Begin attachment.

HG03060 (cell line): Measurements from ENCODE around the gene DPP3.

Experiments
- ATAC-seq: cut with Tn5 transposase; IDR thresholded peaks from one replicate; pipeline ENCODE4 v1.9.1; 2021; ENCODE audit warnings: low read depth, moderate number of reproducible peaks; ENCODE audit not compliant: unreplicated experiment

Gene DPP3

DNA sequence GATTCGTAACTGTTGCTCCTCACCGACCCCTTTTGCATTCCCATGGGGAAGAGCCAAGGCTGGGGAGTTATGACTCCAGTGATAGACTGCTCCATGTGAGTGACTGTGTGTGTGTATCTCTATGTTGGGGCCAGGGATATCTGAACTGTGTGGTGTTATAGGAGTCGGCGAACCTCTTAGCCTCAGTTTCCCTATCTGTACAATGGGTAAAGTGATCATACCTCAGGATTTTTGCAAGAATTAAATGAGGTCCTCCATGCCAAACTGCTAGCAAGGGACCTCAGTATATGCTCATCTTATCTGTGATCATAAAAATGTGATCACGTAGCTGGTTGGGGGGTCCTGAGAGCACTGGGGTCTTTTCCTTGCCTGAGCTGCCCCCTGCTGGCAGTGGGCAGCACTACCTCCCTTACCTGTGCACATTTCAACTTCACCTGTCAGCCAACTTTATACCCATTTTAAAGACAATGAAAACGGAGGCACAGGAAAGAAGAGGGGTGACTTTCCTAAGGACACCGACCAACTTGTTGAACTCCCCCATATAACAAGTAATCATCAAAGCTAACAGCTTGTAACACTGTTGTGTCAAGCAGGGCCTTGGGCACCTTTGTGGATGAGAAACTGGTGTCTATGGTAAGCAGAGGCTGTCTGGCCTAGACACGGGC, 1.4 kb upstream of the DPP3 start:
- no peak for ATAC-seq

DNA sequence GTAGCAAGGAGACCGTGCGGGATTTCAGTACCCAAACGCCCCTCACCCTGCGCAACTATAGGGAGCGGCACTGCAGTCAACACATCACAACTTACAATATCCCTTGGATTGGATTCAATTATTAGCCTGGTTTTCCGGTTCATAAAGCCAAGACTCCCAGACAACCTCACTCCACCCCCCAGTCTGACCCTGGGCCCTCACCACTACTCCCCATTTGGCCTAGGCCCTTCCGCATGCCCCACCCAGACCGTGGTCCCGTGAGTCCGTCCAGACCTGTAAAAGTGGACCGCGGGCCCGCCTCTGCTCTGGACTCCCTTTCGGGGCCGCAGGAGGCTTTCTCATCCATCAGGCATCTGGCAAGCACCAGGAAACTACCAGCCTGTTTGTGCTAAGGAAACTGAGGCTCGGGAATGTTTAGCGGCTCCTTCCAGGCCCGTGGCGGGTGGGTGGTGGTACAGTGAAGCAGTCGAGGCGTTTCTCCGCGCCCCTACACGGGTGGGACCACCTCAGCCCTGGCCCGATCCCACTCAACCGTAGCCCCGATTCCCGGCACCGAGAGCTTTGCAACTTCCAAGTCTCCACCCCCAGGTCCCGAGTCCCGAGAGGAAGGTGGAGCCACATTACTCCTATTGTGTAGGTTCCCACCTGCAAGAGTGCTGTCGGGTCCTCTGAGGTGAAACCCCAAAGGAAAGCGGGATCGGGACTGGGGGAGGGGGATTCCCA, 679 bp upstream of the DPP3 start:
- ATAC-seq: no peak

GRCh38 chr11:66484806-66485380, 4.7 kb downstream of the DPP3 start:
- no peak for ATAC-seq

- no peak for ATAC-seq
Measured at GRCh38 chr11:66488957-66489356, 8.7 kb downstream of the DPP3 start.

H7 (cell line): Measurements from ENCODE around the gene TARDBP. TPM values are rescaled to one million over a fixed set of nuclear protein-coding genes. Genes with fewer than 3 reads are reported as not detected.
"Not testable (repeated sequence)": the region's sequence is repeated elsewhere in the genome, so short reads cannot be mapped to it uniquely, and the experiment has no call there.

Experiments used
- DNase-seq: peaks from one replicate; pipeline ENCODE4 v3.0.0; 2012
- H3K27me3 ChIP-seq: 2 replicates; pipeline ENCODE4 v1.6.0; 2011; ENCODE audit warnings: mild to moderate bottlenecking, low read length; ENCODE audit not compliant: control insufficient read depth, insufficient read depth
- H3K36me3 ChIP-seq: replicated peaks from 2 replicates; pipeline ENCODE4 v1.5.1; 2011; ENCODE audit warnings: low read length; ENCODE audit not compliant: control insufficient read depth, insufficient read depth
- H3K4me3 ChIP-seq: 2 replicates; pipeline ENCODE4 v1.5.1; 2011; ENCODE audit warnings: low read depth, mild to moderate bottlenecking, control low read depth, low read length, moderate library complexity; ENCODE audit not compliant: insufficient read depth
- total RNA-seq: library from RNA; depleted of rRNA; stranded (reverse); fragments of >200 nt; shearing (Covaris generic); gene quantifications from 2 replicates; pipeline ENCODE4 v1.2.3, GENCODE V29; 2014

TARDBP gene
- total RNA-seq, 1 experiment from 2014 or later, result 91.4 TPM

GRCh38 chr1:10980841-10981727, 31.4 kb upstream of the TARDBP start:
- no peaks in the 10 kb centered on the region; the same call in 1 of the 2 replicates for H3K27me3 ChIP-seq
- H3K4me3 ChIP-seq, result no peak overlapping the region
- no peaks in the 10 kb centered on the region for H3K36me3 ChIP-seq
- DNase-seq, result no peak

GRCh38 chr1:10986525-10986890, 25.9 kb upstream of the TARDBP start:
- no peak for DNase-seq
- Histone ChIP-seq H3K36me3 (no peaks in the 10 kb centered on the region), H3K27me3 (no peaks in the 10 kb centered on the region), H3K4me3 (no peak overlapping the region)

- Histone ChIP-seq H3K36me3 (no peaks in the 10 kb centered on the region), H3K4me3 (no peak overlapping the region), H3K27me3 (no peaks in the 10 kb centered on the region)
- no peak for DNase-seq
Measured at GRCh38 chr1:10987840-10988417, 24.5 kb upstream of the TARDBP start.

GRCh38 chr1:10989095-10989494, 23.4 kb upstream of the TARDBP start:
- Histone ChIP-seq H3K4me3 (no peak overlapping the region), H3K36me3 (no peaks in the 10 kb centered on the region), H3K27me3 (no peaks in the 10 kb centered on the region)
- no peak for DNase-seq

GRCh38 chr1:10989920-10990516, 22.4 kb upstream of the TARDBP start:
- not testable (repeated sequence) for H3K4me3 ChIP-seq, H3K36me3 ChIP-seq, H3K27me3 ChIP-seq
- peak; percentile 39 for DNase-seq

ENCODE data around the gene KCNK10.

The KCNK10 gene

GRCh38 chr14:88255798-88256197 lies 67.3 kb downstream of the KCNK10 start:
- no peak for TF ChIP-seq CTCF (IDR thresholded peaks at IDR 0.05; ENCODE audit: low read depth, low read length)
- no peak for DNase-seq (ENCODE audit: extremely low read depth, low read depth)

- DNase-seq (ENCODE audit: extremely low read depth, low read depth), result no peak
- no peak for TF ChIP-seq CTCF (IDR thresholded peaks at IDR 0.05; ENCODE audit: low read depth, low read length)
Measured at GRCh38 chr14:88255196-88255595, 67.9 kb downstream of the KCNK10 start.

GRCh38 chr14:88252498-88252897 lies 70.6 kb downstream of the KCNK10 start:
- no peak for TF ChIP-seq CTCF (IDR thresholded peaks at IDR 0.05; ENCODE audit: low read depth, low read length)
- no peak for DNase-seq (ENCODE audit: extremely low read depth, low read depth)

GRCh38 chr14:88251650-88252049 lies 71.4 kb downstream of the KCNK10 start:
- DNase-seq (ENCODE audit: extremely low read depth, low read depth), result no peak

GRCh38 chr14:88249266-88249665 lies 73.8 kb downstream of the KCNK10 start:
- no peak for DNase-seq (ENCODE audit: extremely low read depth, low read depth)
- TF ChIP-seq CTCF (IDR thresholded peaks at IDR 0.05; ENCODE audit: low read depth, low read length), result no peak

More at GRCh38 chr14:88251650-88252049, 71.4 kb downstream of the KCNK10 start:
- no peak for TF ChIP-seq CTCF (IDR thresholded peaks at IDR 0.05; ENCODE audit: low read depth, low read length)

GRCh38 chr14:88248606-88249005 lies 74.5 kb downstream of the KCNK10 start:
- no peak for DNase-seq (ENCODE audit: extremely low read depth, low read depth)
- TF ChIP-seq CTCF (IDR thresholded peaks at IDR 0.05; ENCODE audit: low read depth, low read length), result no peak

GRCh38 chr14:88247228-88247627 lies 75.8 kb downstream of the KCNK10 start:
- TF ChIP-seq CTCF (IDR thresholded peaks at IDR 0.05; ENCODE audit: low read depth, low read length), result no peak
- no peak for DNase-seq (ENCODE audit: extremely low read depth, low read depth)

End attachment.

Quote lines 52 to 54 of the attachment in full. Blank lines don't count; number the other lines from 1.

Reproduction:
- DNase-seq (ENCODE audit: extremely low read depth, low read depth), result no peak

GRCh38 chr14:88249266-88249665 lies 73.8 kb downstream of the KCNK10 start:
- no peak for DNase-seq (ENCODE audit: extremely low read depth, low read depth)